“I wish I was a fly on the wall when that decision was made. I can just hear a Supreme Court judge telling some government lackey: ‘You can’t find the money for bomb shelters to protect school children? Spend less on yeshivas for draft dodgers…’

“So Shmuel, pal, let’s agree on something. How about putting some teeth into this majority rule you’re so keen on? Where’ your outrage? How about demanding some accountability from the leaders your folks voted for? Isn’t that what you would expect after a free election in a democracy?”

Shmuel shakes his head and asks. “How are we supposed to do that?”

“Don’t just go home after the election and say meaningless things like ‘the people have spoken.’ Use your voice to say something that comes from the gut. When promises are broken or forgotten, get angry. Don’t leave the protesting to the losing side. You guys voted for them. Make them keep their promises.”

“Easy for you to say.”

“No, not easy at all. We know how hard it is. We’re the ones out in the street, doing your job…”

Shmuel is about to object, but Dov keeps talking.

“Majority rule is not just about election results. It’s about the values that the majority agreed on and put in writing in our Declaration of Independence. Liberal values based on equality for men and women, religious and secular, Jews and Arabs, Ashkenazim and Sephardim, values which we don’t always live up to, but at least we aspire to. And now this shameful reform is making a mockery of all we stand for. That’s what happens when you make up bogus laws that serve the interests of crooked politicians who have the gall to call them ‘basic laws,’ which is supposed to take the place of the constitution we never had. That’s another mistake Ben-Gurion made that we’re still paying for.

“Running a country without a constitution is like playing soccer without a rule book. Imagine what that would be like. Don’t think too hard, that’s what we have now. Think how absurd it would be to start a ‘referee reform’ while we’re playing the game without rules. Imagine a ref unable to penalize a team with a red card after a player gives an opponent an unreasonable kick in the crotch. What’s next? Why even bother with referees if we don’t have rules?”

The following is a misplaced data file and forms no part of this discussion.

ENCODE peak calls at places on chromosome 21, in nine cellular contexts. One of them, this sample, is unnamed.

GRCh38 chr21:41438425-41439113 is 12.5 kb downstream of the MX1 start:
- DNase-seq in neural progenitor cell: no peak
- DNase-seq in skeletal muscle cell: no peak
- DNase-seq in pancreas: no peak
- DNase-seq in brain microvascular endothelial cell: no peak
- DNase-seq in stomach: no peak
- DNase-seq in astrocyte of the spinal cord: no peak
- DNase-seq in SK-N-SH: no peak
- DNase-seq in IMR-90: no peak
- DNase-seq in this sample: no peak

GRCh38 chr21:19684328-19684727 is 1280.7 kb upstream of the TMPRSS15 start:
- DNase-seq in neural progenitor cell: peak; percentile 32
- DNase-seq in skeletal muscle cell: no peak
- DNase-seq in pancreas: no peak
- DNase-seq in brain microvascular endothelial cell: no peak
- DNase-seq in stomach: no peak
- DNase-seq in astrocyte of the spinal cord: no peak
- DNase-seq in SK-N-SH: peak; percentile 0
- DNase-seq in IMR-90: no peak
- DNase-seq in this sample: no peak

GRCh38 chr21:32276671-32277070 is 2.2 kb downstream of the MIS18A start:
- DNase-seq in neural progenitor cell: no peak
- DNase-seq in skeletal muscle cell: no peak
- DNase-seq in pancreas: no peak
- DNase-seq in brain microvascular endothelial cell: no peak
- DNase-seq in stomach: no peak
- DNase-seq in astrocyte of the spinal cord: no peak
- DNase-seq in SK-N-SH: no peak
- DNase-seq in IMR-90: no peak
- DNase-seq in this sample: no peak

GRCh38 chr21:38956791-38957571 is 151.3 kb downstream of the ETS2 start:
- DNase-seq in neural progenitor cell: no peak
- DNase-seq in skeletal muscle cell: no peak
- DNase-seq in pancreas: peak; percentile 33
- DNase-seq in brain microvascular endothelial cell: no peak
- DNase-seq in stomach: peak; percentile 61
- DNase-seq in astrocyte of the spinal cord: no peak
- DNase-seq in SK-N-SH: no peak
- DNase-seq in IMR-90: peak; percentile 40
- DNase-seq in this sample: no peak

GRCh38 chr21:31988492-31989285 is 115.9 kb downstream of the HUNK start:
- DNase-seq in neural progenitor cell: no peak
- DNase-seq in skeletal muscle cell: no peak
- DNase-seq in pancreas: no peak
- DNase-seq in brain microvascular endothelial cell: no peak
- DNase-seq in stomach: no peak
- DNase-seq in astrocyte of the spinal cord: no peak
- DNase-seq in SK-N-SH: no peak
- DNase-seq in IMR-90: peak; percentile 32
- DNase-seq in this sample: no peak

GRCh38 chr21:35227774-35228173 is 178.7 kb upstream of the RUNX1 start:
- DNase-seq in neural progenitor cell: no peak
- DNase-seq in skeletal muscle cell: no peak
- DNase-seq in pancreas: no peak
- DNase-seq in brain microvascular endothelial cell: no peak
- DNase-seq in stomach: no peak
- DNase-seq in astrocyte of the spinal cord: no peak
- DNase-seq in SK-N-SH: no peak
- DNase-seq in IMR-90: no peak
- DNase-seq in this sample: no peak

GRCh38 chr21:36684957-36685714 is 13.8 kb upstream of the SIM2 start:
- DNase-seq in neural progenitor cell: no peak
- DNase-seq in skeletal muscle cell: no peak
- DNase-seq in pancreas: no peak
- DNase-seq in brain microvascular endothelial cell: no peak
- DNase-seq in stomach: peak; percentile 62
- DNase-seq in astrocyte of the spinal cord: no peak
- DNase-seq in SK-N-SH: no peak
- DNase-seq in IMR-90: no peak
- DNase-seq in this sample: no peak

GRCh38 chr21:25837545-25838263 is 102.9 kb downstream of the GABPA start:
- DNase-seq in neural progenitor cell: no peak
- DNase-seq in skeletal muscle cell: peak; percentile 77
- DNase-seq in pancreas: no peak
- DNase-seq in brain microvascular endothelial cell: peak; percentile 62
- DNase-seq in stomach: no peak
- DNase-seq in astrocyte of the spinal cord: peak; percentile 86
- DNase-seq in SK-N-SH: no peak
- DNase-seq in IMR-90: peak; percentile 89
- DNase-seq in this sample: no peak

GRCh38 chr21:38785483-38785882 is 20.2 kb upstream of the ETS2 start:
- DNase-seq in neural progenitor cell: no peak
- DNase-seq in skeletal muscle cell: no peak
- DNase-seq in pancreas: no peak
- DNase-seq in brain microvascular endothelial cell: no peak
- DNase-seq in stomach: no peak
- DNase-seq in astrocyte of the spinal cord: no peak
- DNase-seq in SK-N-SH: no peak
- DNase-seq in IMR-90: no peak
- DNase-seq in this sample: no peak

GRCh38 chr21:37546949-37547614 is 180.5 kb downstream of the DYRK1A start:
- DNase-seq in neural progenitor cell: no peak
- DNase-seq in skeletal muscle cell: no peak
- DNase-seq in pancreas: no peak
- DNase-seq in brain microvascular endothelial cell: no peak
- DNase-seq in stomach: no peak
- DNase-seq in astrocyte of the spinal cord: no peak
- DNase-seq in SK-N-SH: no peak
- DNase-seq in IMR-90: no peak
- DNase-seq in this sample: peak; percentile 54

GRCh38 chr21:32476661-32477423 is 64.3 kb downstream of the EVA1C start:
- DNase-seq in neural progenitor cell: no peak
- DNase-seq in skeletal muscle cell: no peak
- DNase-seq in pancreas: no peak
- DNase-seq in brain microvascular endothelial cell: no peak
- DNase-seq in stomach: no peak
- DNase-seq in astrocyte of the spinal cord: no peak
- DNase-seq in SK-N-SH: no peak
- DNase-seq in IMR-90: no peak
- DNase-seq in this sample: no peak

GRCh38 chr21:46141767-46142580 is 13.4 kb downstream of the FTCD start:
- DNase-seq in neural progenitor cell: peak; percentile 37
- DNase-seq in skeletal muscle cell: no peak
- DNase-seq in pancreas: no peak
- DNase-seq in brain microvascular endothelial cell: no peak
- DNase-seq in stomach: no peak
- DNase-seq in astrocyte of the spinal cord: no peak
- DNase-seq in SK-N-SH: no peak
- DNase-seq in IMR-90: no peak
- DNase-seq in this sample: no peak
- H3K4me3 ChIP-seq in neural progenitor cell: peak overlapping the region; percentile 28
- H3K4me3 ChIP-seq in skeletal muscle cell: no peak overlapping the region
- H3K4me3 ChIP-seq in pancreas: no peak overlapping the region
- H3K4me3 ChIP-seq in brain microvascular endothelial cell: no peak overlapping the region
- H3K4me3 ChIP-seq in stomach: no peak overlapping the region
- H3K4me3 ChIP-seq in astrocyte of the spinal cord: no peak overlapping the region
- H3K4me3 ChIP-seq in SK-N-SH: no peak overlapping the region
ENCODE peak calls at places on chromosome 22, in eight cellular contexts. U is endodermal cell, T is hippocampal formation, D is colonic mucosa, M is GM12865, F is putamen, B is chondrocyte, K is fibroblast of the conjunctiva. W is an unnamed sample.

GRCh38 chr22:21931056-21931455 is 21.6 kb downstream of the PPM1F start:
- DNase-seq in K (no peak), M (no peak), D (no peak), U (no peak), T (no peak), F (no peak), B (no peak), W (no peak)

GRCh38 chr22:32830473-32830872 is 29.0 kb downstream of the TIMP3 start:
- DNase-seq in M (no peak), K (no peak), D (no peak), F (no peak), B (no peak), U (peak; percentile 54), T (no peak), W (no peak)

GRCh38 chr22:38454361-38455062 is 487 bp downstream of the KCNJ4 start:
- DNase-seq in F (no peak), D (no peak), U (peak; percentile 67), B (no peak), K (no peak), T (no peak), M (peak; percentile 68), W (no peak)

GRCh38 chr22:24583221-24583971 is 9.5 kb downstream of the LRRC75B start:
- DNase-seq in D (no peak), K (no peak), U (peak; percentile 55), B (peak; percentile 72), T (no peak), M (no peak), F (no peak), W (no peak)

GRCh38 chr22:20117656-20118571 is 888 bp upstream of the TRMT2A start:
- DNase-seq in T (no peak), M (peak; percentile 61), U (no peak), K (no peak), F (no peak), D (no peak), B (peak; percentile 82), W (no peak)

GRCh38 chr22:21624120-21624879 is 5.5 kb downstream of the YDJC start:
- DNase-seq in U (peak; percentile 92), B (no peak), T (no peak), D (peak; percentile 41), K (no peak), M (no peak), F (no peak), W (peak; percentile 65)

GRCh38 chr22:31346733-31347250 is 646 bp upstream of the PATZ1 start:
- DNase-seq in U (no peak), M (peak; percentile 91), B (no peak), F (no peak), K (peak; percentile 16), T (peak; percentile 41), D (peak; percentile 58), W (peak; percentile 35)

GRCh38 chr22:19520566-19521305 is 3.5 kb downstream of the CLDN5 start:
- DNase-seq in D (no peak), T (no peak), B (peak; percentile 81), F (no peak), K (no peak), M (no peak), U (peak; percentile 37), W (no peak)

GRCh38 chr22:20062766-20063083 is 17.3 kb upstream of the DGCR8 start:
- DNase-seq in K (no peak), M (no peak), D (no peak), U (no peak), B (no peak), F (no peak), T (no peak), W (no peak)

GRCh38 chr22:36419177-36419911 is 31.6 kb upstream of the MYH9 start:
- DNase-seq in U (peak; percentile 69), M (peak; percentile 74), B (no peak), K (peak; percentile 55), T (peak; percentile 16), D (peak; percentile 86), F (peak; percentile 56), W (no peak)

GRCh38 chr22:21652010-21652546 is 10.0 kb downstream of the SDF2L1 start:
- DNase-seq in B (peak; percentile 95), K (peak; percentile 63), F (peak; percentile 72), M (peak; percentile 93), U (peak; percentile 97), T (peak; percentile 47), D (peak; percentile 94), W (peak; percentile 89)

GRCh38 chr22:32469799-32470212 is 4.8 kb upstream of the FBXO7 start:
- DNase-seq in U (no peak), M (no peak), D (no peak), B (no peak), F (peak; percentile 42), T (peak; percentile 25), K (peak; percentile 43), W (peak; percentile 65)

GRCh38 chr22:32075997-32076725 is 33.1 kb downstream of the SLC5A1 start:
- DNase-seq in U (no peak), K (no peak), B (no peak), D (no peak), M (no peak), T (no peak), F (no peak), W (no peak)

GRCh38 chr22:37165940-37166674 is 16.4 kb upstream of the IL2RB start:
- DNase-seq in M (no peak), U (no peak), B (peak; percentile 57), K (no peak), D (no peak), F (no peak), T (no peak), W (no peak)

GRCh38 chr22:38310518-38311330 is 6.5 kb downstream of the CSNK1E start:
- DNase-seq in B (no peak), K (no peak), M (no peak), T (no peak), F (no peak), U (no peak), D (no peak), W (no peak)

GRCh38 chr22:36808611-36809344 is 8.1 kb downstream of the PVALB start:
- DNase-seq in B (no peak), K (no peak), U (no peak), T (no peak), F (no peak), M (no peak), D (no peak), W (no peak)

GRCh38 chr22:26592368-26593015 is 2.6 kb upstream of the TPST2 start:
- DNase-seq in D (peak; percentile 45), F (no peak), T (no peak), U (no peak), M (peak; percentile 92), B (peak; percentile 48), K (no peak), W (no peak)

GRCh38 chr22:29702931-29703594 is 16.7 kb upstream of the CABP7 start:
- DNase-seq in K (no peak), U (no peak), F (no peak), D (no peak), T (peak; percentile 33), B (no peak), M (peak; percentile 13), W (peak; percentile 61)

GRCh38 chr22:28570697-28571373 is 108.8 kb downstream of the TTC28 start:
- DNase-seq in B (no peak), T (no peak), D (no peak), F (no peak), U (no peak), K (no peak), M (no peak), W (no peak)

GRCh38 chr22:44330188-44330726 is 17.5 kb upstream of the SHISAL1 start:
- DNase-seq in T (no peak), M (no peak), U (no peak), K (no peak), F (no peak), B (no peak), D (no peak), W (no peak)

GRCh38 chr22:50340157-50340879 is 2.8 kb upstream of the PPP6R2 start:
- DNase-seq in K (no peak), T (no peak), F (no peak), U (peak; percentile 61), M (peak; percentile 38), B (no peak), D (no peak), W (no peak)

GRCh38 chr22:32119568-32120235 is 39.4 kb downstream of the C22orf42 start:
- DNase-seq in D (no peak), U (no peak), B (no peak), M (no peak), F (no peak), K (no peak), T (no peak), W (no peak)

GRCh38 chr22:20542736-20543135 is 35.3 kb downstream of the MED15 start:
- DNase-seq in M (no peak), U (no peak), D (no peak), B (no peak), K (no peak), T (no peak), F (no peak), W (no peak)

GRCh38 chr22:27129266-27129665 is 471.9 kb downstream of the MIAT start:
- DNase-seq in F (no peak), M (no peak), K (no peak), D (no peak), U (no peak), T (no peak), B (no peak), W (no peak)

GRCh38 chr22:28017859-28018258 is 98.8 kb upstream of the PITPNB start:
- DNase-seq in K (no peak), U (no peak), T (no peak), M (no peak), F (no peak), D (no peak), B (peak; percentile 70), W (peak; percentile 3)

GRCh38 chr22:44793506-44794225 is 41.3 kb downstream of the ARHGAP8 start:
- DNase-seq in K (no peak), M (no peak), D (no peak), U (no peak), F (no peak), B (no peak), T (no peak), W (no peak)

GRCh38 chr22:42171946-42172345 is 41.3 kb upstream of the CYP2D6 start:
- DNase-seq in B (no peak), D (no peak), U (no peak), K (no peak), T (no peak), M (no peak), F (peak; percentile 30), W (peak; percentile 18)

The pro-reform kids look at one another, waiting for someone to say something. They notice that a change has come over Itzik, who for the first time looks interested in the discussion around him. Dov’s sports metaphor got to him. One can almost hear a faint click, like the old phone token dropping. Shmuel, the group’s spokesman, has run out of bumper sticker slogans. No more majority rule, 64 mandates, leftist elitists and second-class citizens. In place of these jingles, the rationale of the protest kids is starting to sink in. One doesn’t have to agree with them to understand them. It’s not about election results, it’s about what happens after the elections. It’s about the social contract between the people and those who represent them, promises kept and policies carried out; it’s about shared values cherished by the majority of the people, protecting the rights of minorities, freedom of religion, freedom from religion, separation of state and religion, separation between government and the judiciary, and a strong system of checks and balances, all codified by a constitution. That’s democracy. And if teenage kids can grasp these principles before they serve in the IDF, and before they are old enough to vote, then Israel may find its way to a brighter future.

About the Author
Avi Shamir is a freelance writer, editor, translator and the author of "Saving the Game," a novel about baseball. A Brooklyn College graduate with a BA in English, Avi has contributed to the Jerusalem Post, The Nation, Israel Scene, In English and The World Zionist Press Service.